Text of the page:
Operation is a game of fine motor skills that involves a patient named “Cavity Sam”. The game is an electrified wire loop derivative that involves removing certain “ailments”, many which involve fake body parts, like the funny bone. For the game, you get ONE TOOL, only one… and you must use it to remove all the pieces, performing procedures correctly and collecting the most money to win the game.
The trick to Operation is to adjust the way you use what you are given in order to remove each piece. The angle and pressure you use for one piece will not work on a different piece. One wrong move and you “kill Sam.” We spend 10x15 watching Dean adapt with what he’s given and come up with a successful solution to remove Cole’s Khan worm cousin. He looks at the problem’s parameters and changes tactic to remove the ailment and thus “win the game”. Sam, on the other hand, is shown all episode using the same ol’ tactics to try and remove the worm, only to fail. He was the player that tries to remove the butterfly the same way one removes the pencil. Not going to work. Sam spends the episode searching the basic phrase, “Mark of Cain” hoping to learn something new. Over the past couple of episodes, we watch Sam discouraging Dean from things like cake in 10x15…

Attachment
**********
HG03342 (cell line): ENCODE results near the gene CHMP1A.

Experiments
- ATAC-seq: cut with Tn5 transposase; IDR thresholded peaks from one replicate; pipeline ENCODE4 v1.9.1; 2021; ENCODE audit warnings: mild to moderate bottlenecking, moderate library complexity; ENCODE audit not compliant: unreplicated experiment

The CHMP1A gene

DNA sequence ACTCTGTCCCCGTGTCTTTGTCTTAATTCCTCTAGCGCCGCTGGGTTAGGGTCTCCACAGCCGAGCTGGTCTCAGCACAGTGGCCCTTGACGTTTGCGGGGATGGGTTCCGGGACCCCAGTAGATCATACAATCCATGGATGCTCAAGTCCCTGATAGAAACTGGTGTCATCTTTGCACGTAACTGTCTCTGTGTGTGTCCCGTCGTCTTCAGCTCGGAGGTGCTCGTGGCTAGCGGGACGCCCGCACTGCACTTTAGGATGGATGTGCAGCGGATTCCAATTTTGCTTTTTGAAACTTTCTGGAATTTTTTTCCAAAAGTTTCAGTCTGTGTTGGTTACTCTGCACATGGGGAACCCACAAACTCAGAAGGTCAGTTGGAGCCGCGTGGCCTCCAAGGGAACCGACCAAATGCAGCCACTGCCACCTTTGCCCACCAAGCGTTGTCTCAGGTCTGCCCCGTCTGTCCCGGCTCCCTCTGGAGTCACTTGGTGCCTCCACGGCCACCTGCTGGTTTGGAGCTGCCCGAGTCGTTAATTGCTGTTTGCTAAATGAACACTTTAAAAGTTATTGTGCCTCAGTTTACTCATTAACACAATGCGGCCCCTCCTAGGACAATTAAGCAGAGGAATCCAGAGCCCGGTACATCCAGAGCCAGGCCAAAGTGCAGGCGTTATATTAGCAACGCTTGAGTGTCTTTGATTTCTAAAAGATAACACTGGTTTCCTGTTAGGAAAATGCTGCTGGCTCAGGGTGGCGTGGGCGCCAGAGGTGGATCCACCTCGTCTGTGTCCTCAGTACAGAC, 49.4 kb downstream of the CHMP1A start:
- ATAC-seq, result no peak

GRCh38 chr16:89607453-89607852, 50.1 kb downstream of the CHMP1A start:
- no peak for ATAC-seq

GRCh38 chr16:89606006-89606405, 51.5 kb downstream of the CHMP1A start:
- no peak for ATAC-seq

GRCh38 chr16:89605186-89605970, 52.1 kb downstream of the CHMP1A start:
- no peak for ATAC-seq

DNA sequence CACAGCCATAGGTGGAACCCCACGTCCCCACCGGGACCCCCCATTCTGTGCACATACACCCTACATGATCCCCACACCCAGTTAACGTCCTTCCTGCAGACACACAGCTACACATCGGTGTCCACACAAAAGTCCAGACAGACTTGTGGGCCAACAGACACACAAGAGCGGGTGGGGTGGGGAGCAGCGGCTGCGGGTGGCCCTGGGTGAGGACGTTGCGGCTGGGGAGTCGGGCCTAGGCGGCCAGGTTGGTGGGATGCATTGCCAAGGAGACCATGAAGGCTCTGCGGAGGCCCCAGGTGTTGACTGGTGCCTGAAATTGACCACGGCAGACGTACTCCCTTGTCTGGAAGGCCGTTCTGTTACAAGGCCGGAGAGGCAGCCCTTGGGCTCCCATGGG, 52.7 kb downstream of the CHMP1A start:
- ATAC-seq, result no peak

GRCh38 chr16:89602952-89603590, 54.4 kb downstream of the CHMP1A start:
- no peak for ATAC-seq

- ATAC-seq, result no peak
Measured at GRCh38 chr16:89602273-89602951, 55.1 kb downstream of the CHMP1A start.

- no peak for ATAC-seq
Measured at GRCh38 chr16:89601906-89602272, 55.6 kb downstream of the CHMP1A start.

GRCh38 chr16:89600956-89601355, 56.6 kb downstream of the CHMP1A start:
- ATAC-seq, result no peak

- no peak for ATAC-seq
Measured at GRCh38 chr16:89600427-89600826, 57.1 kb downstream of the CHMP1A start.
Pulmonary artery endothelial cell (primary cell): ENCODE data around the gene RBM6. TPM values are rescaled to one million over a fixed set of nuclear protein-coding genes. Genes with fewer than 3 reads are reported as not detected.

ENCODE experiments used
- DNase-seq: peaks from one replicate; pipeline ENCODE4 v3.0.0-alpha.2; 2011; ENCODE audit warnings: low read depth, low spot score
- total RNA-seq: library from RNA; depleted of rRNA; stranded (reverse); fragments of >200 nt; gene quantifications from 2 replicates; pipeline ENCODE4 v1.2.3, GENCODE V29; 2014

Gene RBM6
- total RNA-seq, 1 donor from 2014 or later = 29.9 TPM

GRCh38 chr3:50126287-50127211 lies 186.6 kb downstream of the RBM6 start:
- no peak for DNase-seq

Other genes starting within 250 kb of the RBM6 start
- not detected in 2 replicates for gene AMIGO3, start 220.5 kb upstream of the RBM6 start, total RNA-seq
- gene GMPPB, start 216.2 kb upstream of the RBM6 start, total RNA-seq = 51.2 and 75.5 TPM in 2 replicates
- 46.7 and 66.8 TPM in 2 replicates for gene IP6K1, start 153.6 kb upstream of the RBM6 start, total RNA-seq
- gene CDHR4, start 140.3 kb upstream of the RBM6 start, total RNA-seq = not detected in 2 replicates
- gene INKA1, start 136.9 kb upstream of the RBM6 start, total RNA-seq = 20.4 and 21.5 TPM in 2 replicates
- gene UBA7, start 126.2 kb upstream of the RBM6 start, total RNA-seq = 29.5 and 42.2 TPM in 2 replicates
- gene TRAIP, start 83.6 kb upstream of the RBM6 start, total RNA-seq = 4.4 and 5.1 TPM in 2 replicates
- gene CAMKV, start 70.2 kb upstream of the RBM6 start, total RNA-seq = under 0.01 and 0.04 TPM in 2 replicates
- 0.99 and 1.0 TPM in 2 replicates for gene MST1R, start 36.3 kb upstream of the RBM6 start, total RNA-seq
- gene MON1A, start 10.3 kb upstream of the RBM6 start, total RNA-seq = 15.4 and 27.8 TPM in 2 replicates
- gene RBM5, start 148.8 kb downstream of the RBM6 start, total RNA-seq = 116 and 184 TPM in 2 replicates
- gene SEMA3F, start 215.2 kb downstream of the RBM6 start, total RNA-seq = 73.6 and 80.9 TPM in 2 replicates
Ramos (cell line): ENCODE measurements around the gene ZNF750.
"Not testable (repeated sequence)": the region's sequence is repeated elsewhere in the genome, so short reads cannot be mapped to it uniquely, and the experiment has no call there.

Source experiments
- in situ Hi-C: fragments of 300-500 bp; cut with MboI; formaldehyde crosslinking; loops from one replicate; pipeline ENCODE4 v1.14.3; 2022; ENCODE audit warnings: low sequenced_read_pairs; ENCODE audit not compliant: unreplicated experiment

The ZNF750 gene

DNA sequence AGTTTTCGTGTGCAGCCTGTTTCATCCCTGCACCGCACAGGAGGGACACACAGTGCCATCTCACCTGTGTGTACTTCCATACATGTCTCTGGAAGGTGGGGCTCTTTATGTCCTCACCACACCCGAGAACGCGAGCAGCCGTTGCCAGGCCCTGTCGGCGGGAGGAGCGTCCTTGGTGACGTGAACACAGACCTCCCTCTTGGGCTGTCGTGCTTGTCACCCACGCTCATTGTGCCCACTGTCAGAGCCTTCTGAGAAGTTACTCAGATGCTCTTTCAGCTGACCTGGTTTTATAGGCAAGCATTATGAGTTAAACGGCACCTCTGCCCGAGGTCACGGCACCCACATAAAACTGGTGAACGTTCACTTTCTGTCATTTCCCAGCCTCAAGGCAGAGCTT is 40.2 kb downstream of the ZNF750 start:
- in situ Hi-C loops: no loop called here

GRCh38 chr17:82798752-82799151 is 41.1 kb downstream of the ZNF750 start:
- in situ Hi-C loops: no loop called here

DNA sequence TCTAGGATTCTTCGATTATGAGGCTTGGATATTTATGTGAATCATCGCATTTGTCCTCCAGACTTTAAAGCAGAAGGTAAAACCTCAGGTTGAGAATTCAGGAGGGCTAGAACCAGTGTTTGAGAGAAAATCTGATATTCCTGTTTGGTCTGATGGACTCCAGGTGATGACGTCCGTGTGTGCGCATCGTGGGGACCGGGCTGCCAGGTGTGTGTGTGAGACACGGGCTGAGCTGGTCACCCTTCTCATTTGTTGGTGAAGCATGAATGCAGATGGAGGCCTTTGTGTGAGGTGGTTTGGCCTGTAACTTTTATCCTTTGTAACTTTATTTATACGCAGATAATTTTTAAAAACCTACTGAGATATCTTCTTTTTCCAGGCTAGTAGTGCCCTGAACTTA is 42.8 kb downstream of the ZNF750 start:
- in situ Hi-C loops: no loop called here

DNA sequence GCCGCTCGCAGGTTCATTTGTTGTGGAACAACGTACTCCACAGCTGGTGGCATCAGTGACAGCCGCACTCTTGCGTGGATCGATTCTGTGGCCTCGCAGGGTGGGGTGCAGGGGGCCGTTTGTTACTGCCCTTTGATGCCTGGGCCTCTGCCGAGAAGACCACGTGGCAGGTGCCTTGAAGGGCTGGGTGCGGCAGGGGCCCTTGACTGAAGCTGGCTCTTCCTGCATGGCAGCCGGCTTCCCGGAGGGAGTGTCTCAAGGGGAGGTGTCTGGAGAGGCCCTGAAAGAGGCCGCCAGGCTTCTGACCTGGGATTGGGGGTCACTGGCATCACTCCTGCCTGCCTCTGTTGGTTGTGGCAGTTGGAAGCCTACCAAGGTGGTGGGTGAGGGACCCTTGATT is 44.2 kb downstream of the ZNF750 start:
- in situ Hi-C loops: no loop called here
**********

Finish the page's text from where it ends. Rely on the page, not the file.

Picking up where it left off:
and Taylor Swift in 10x12.
Dean changing himself (the environment the “disease” is rooted in) is proposed by the narrative as “the correct procedure” to “win the game”, but we see Sam failing to encourage this, and outright blocking it in 10x15 with Dean’s desire for cake. Ironically, it is Sam who ends up with the dead “Cavity Sam” (with Kit), not Dean (with Cole). Sam’s mistakes may end “the patient” yet and he doesn’t even realize this. In 10x15, he is faced with his worse nightmare, doing “everything right” (only he didn’t) and still losing (in his case, Dean, to the Mark of Cain “ailment”).
There is one way to not “kill Cavity Sam” but still use crappy technique… you cheat. For Sam, this may mean taking the proverbial batteries out of the game (we all did it as kids, don’t lie). For Dean, this may mean sneaking a bit of the proverbial cake anyway. After all, some of Operation involves not getting distracted by your fellow players’ verbal taunts and attempts at making you laugh. Dean may “distract” Sam yet, and then take his turn with the “correct procedure” (his own will) and finish out the game. Let’s just hope “Free Will” is a card that never leaves the Specialist stack.
The lobotomy was popular during the 1940s and 50s, and was performed on some 40,000 patients. The risky operation became popular because, historically, there was no alternative, and because it was seen to reduce overcrowding in psychiatric institutions, and the increasing cost of caring for mentally ill patients. Many patients suffered unimaginable pain and complications, and a lot of them committed suicide after they were forced to go through such an agonizing ordeal.